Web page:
Shells keep track of symbolic links as a convenience for users. This has the nice effect that
cd foo && cd .. always goes back to the original directory, even when
foo is a symbolic link to a directory. It has two kinds of downsides: the main one is that other programs don't behave this way; additionally, symbolic directory tracking introduces problems of its own (what happens when the symbolic link changes? what happens if the process doesn't have the permission to read the symlink? etc.).
Shells can only do this because they keep track of all directory changes, so they remember how you got there. When a new process starts, it doesn't get this historical information. Under the hood, it finds where it is by moving upwards from the current directory, following
.. links until it hits the root¹.
If you reached a directory through symbolic links, you can print out a symlink-less path with the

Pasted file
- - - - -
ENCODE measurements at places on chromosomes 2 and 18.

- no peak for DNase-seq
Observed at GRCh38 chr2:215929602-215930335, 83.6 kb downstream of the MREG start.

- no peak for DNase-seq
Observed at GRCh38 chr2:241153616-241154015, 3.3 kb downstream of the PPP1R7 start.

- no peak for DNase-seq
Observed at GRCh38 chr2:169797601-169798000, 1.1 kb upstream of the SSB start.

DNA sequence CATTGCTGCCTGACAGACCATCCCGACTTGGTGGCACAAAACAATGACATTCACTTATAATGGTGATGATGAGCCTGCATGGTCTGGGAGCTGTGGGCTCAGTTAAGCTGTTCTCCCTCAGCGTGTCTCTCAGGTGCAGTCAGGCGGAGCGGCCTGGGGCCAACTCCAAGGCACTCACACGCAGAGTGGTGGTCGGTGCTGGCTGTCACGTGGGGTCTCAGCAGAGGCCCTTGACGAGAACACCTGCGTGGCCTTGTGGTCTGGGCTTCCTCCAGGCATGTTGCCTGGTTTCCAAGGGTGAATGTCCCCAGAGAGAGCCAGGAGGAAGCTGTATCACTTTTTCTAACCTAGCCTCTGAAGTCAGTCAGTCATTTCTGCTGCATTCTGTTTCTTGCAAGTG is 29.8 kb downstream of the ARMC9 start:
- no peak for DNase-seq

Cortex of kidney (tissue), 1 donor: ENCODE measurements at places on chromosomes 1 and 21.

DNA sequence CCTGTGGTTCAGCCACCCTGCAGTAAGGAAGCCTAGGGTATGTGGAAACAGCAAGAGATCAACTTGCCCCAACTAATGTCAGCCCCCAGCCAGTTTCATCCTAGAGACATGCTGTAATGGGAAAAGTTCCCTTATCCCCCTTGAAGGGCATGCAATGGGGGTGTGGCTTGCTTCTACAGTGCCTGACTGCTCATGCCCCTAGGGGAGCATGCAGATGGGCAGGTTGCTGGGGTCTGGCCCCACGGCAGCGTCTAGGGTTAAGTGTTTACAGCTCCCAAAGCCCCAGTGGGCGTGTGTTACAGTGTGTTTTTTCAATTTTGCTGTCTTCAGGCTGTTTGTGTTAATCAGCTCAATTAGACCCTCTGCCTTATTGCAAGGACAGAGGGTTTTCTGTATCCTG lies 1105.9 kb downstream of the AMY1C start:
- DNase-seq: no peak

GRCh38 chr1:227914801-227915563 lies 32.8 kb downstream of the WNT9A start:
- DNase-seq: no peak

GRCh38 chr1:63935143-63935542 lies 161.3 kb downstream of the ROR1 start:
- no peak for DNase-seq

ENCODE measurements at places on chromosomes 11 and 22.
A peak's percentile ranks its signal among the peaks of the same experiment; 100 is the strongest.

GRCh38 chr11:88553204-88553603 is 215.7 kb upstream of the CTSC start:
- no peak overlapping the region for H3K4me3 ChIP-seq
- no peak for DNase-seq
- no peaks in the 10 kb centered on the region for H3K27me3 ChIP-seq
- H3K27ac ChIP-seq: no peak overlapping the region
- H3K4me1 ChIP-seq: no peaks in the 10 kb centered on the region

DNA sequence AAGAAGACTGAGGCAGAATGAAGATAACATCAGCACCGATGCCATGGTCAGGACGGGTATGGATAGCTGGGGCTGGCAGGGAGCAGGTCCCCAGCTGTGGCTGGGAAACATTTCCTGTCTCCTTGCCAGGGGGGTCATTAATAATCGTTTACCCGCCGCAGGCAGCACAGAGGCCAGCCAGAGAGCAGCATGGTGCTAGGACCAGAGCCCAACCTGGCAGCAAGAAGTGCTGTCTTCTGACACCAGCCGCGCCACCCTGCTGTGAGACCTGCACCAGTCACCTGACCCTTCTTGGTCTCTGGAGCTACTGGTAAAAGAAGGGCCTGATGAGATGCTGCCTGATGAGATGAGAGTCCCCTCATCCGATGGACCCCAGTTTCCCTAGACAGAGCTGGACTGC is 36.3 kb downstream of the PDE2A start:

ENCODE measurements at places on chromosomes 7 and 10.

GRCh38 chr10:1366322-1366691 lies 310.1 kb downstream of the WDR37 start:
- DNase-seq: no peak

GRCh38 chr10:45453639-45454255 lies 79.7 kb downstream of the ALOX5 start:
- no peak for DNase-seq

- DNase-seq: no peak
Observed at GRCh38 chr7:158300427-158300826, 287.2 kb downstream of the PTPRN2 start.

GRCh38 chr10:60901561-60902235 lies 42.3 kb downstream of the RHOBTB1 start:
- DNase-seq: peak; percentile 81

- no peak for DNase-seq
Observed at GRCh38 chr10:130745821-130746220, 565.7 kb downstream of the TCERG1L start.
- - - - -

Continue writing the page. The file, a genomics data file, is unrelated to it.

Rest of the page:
pwd builtin, by calling
pwd -P. If you call another program from the shell, don't pass it a path that contains
.. after symlink components, as the program would interpret it differently. Instead, eliminate the
.. components by calling
cp "$(cd .. && pwd -P && echo /)test-parent.txt" .
If you want to forget about symlinks used in past
cd commands in a shell session, you can run
cd "$(pwd -P && echo /.)"
This changes to what is already the current directory, so it doesn't effectively change the shell process's current directory, but it changes the path that the shell has tracked for the current directory, making it symlink-less.
¹ This is how the
getcwd call traditionally operates. Some kernels do keep track of the current directory, but don't track symbolic links, for backward compatibility if for no other reason (but also because of the subtle edge cases with symbolic links).